The second takeaway is that the risk of tendinopathy is the highest in the initial 3 months of statin use. The negative impact of statins on tendons seems to decrease as the cumulative dose increases. We’re still unsure why this is but current evidence suggests that individuals who have been on a statin for six months without experiencing any issues likely do not have THAT much more of an increased risk of developing tendon disorders.


So I think it’s always important to highlight that everything we do in medicine involves a risk benefit analysis. Medications that have been shown to save lives still have side effects and it’s important that we learn about them. That’s the only way we can have a true risk benefit discussion. This of course includes statins.


The benefits of statins vary depending on an individual’s specific risk factors and medical history. Those who have already suffered a heart attack or a stroke are at incredibly high risk for repeat events. These patients will benefit tremendously from a statin. Similarly, those with risk factors such as diabetes are at high risk for future cardiovascular events and may benefit from statin medications.


But the decision to take a statin medication becomes much more murky when it comes to everyone else who doesn’t have risk factors. For many of these people, statins are only one of many options to try to improve overall health. And that’s the key thing here. What many people don’t realize is that poor metabolic health increases the risk for tendon problems, just as much, if not more so, than taking statins.


This study found that people with metabolic syndrome are also at high risk of tendon issues. Metabolic syndrome is defined as having three of the following: 1) excessive abdominal fat 2) insulin resistance or impaired glucose tolerance 3) high blood pressure 4) abnormal lipid or fat levels and 5) elevated fasting blood sugar.


The authors report that those with metabolic syndrome had about 2.5 times higher risk of tendon injury. Those with elevated hemoglobin a1c, which is a marker for prediabetes and diabetes, had a 3 times higher risk. And those with high cholesterol had a 1.5 times higher risk.


So the reality is that many people are at high risk of developing tendon problems regardless of whether or not they are on a statin. We are realizing that tendinopathies are as much a metabolic disease as it is an overuse or wear and tear problem. And what we really need to do is to make better choices when it comes to nutrition and physical activity.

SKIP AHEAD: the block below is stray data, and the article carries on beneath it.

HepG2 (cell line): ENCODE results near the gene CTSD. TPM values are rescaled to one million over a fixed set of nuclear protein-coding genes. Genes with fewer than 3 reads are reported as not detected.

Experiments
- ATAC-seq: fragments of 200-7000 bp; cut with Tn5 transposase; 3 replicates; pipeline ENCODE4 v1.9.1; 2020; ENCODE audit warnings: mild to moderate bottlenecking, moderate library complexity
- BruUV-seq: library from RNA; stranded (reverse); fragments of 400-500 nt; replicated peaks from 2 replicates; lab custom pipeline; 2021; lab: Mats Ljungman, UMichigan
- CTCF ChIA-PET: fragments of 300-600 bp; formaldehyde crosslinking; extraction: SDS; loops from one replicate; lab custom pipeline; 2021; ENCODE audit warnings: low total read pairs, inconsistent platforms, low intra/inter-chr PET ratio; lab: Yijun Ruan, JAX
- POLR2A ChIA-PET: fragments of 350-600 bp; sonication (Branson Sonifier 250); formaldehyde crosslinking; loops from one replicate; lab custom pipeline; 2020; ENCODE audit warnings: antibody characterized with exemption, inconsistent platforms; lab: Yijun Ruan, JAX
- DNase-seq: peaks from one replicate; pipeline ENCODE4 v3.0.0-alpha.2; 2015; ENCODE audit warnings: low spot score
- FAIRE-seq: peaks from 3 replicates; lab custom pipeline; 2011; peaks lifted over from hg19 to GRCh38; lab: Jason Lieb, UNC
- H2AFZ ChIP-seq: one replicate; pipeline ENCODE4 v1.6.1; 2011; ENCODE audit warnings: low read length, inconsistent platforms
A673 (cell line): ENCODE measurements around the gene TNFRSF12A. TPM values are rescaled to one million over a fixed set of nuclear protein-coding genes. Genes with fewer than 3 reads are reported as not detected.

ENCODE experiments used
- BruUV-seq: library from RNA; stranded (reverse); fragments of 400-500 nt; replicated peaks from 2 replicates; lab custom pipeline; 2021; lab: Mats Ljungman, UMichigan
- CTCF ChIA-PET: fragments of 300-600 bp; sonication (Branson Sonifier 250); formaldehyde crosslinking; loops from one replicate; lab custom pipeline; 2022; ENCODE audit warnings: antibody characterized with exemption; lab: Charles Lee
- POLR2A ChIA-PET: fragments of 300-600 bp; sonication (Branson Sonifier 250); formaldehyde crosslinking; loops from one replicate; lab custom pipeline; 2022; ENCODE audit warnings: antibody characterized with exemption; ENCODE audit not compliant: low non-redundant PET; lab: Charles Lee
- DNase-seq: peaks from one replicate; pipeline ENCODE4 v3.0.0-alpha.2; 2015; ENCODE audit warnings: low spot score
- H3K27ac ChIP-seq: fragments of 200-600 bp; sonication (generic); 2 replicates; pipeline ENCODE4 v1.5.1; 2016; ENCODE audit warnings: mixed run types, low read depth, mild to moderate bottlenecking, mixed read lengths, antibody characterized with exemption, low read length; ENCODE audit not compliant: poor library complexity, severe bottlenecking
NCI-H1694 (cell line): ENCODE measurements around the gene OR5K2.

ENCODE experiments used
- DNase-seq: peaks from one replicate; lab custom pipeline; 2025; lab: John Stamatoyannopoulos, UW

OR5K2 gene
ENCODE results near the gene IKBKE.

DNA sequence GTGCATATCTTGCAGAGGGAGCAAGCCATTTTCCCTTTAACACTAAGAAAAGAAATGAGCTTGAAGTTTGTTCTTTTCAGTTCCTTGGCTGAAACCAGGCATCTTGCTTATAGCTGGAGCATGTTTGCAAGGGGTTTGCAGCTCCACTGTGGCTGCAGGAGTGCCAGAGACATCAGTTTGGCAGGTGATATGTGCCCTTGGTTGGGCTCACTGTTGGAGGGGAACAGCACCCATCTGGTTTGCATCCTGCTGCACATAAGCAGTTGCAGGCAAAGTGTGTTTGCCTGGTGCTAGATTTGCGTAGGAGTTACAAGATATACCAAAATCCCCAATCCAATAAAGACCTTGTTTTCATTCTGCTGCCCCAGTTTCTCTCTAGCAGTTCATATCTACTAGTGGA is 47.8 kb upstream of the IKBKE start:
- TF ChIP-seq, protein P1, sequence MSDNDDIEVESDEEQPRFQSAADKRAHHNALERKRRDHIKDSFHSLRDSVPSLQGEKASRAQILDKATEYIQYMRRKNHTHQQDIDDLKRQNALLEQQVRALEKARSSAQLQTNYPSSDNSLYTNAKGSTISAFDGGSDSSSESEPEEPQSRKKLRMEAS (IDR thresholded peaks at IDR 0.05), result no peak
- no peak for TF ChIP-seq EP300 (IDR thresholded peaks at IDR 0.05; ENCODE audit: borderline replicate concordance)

So that’s what I want to talk about next. How can you take back control of your metabolic health? First, focus on your diet. Minimize the consumption of processed and fried foods. These types of foods have been associated with triggering inflammation and increasing oxidative stress. These foods skyrocket your risk for metabolic disorders, insulin resistance, and cardiovascular disease. The same is true of refined carbohydrates and sugary foods. These too are notorious for contributing to overall inflammation and destroying your metabolic health.


Instead, focus on eating an anti-inflammatory diet. This means filling your plate with foods that have been shown to reduce inflammation and improve your metabolism. Fruits and vegetables are packed with antioxidants, vitamins, and minerals that can help combat inflammation and improve insulin sensitivity.


Lean proteins such as chicken and fish or plant based proteins such as nuts, seeds, legumes, and soy are excellent choices. Healthy fats such as those found in avocados, olive oil, and fatty fish are also beneficial. These contain omega-3 fatty acids which have anti-inflammatory properties and improve your metabolic health.


And don’t forget about exercise. Exercise comes in two flavors. The first is aerobic exercise such as daily walking. Walking has benefits to all cause mortality, cardiovascular disease, mental health, cognitive function, immune function, weight loss, and more. Other excellent forms of low impact aerobic exercise include cycling, swimming, elliptical training, and rowing. Aim for at least 30 minutes every day of aerobic exercise.


The second flavor of exercise is strength training. This helps increase muscle mass, improve insulin sensitivity, enhance resting energy expenditure, promote fat loss, and induce positive metabolic adaptations. Aim to do strength training at least three times a week and include both upper and lower body training.


Ultimately, I believe there are a lot of things you can control to improve your metabolic health without the need for medication. Ultimately, the decision to start or continue a statin will vary depending on you as an individual, your specific risk factors, your medical history, and even your family history. All of this should be discussed with your trusted health care provider.